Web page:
Nafees Mahmud is a freelance writer and journalist based in Istanbul. His work has been published in the Middle East Eye and The Guardian.
Fearing a worsening economy and talk of forced repatriation, many Syrians in Turkey are looking for ways to be smuggled into Europe, writes Nafees Mahmud in Istanbul.
On a mid-September evening, the surface of the Golden Horn in Istanbul looks placid from a distance. With fewer ships passing than usual the lack of ripples make it look more like a pond than an estuary of one of the world’s largest maritime trade routes.
But this sense of calm does not extend to the day-to-day reality of Turkey’s more than 80 million population. With unemployment recently rising again to 13%, GDP shrinking by 1.5% in the second quarter of the year and inflation still as high as 15%, financial worries are plaguing households.
Many of Turkey’s 3.6 million Syrian refugees find themselves particularly vulnerable.
Sitting in a friend’s flat overlooking the Golden Horn, 50-year-old Jabber al-Kurdi from Deir ez Zor takes a deep breath. “I don’t feel settled here. The downturn in the economy this past year has hurt us.”
He drops his head, ashamed to admit he is struggling. “Food is too expensive now.”
Sending Syrians back
Earlier this week President Erdogan said Syrian refugees in Turkey might be moved to a “safe zone” set up in northern Syria. This comes after many have recently been relocated across Turkey, uprooted from jobs and families.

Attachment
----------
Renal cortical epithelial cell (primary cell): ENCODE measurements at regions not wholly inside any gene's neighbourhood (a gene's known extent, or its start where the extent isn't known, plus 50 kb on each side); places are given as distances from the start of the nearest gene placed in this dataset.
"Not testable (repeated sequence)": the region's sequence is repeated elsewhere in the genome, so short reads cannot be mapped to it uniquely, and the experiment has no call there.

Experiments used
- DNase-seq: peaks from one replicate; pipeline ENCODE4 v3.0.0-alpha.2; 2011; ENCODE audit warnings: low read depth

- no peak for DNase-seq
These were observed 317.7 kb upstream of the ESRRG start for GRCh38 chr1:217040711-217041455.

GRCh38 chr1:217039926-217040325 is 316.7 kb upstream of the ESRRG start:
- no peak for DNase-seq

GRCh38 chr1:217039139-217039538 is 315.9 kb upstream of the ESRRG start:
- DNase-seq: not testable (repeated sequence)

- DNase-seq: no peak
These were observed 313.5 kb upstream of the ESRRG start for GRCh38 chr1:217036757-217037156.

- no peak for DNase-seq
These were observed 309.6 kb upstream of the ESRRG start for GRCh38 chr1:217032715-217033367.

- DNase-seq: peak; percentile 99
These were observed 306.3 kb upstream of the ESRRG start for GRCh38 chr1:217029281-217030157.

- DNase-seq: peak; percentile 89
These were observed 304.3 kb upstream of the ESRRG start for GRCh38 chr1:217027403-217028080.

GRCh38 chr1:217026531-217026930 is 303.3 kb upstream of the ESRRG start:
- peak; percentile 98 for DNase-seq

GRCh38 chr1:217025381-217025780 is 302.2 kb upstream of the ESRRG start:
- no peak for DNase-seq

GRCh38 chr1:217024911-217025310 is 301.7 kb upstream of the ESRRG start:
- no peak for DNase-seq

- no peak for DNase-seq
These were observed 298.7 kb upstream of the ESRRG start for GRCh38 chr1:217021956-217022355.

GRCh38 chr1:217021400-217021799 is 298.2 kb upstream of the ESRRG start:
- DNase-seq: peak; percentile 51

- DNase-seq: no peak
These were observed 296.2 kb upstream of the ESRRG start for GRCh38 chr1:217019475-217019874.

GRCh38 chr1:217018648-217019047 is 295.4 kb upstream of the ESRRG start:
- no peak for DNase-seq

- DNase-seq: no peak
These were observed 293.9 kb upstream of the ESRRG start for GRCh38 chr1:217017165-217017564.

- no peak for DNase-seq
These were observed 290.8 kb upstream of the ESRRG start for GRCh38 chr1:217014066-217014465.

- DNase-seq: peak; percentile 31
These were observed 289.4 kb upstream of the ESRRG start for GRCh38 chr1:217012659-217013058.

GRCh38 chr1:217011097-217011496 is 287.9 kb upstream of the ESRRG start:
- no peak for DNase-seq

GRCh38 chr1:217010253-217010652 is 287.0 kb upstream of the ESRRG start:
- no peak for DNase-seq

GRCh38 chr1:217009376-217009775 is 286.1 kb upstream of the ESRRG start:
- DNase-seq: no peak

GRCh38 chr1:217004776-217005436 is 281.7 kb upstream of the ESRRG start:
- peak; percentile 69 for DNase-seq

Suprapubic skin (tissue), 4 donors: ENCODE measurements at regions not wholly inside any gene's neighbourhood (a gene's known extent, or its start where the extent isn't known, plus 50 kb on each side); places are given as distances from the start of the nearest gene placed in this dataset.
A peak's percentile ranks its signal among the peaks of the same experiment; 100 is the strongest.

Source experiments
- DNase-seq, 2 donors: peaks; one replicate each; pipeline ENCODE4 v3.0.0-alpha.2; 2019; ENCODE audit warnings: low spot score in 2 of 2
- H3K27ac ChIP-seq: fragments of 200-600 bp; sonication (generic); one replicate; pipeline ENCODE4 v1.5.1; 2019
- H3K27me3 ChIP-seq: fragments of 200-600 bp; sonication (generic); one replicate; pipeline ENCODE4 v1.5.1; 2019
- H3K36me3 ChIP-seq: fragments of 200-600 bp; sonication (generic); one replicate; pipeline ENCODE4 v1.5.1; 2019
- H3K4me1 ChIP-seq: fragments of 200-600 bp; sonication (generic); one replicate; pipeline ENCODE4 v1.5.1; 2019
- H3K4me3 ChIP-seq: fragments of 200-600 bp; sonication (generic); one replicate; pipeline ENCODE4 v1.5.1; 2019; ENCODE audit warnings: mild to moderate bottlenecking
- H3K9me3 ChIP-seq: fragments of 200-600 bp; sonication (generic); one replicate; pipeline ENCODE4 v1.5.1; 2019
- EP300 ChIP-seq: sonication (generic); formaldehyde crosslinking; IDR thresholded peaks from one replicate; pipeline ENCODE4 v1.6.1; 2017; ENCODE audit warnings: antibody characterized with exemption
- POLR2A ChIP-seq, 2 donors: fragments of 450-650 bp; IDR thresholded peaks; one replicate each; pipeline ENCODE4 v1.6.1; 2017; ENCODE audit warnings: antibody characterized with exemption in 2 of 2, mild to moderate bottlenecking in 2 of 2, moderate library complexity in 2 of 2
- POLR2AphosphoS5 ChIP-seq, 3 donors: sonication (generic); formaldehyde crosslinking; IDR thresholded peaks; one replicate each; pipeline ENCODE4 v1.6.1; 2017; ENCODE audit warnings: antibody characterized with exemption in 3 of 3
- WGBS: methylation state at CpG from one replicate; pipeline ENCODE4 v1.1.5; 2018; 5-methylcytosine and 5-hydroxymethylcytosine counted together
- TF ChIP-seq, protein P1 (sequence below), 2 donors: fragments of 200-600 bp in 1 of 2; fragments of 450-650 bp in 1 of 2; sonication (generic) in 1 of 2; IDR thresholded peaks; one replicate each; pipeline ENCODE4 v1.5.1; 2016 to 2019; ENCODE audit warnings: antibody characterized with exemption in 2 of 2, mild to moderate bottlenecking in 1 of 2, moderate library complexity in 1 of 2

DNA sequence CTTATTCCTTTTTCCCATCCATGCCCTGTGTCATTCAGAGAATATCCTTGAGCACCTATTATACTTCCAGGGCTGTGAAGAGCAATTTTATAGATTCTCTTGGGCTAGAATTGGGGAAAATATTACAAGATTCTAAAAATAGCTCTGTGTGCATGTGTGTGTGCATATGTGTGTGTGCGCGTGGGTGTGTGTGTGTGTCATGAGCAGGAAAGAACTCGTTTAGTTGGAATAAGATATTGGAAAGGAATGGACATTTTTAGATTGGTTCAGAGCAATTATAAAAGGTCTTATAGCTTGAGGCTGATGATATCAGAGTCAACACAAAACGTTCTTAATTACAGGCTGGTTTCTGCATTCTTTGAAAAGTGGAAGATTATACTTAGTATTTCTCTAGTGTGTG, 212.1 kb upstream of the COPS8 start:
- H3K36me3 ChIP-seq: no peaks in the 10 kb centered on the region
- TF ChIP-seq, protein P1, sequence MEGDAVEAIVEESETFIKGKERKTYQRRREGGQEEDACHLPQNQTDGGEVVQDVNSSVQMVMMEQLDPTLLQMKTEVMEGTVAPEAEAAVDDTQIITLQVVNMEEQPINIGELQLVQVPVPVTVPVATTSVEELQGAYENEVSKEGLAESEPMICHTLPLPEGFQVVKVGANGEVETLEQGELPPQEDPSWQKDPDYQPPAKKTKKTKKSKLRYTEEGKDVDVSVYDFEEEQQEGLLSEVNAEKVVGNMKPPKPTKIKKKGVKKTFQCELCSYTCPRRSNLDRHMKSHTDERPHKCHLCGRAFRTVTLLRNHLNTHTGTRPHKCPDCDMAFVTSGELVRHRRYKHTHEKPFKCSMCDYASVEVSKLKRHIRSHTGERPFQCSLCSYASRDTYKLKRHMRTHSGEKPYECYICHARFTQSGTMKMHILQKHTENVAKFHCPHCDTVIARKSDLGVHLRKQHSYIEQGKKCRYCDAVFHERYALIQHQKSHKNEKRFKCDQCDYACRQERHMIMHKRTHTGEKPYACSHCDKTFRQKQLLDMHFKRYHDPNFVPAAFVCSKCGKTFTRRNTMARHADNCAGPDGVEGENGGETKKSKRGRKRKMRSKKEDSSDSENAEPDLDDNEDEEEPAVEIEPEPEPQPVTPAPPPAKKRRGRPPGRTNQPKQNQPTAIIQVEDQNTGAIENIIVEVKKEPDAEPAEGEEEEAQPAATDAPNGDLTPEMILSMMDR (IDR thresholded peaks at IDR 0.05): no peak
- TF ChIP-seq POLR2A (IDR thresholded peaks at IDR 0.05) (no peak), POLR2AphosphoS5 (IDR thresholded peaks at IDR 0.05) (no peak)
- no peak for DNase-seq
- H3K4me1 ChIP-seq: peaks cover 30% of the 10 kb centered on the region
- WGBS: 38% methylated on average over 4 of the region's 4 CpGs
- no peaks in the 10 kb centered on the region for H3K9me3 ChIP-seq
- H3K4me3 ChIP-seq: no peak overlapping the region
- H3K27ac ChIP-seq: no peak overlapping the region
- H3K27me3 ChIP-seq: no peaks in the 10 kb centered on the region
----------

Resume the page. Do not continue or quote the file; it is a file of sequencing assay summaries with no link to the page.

For Syrians like Jabber al Kurdi, the change in policy is heart-breaking and a frightening turnaround from the hospitality shown when he first arrived in 2016.
After ISIS took over his village and shrapnel from an airstrike severely fractured his knee, he decided to flee for Turkey. Whilst on crutches he took his wife, eight children and two grandchildren (the youngest being two weeks old at the time) and was smuggled between provinces in northern Syria then eventually across the national border.
“We were swapped between motorbikes, cars, all sorts of vehicles. I even had to walk 18km for part of the journey, with my knee in agony,” he said.
The pain was worth it. They settled in Yalova, northwestern Turkey, where they found a dilapidated house that neighbours helped them refurbish and settle into. “A local police officer bought us a fridge out of the goodness of his heart.”
His face lights up as he recounts his early experiences in Turkey. “The Turks treated us well. We got money from the government every month. Within a month of being here I was given an artificial knee replacement free of charge in a state hospital.”
Seeking a way out
A passionate farmer back in Syria, here al-Kurdi has been unable to find work because of his injury.
Some of his children (the eldest eighteen, the youngest twelve) are working to support the family but for the past year all income, including welfare, has only covered food and bills. For this reason he is now seeking to be smuggled into Europe with his family.
The proposed repatriation of millions of Syrians by the Turkish government is further motivation. “This country is being attacked in underhand ways. I know Turkey is under pressure and they think returning Syrians will ease the financial burden, but still Syrians are treated unjustly. This country gave me so much but now I cannot stay here. The war in Syria won’t end for another ten years. We can’t go back. My brother in Germany is able to work and send 200 Euros home to our mother in Syria every month. I have to go to Europe.”